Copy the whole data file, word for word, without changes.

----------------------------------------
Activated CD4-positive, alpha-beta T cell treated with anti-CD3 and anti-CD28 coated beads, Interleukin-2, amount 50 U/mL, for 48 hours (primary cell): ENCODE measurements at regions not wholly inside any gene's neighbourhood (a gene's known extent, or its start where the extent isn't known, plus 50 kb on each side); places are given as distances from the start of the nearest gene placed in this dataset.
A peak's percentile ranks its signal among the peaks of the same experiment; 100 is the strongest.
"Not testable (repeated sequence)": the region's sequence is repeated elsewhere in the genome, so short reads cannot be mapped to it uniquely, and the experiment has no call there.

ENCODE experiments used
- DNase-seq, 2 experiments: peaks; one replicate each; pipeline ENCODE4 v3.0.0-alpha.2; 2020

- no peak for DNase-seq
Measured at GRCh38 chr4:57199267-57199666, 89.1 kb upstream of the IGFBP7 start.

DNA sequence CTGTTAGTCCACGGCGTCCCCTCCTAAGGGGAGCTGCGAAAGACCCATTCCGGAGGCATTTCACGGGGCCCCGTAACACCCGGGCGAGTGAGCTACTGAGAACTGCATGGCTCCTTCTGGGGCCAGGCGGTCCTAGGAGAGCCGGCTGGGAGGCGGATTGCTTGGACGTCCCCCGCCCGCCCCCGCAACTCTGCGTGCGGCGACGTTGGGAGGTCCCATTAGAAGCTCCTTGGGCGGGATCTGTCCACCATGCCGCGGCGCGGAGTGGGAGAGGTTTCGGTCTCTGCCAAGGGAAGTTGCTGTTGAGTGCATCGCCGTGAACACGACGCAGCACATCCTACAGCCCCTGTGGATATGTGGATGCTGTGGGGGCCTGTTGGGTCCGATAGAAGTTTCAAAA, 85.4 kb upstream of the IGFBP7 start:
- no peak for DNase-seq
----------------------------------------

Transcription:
Activated CD4-positive, alpha-beta T cell treated with anti-CD3 and anti-CD28 coated beads, Interleukin-2, amount 50 U/mL, for 48 hours (primary cell): ENCODE measurements at regions not wholly inside any gene's neighbourhood (a gene's known extent, or its start where the extent isn't known, plus 50 kb on each side); places are given as distances from the start of the nearest gene placed in this dataset.
A peak's percentile ranks its signal among the peaks of the same experiment; 100 is the strongest.
"Not testable (repeated sequence)": the region's sequence is repeated elsewhere in the genome, so short reads cannot be mapped to it uniquely, and the experiment has no call there.

ENCODE experiments used
- DNase-seq, 2 experiments: peaks; one replicate each; pipeline ENCODE4 v3.0.0-alpha.2; 2020

- no peak for DNase-seq
Measured at GRCh38 chr4:57199267-57199666, 89.1 kb upstream of the IGFBP7 start.

DNA sequence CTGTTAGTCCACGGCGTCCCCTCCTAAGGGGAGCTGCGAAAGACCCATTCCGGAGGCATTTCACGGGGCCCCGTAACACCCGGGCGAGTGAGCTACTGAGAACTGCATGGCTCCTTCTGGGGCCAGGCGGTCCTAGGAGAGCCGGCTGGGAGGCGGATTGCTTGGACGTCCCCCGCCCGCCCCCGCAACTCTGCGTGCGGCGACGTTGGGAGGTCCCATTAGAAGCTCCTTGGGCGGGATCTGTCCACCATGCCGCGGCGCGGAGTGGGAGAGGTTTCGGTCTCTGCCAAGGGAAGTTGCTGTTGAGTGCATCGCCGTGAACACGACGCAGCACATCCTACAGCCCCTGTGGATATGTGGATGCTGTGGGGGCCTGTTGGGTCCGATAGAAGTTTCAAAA, 85.4 kb upstream of the IGFBP7 start:
- no peak for DNase-seq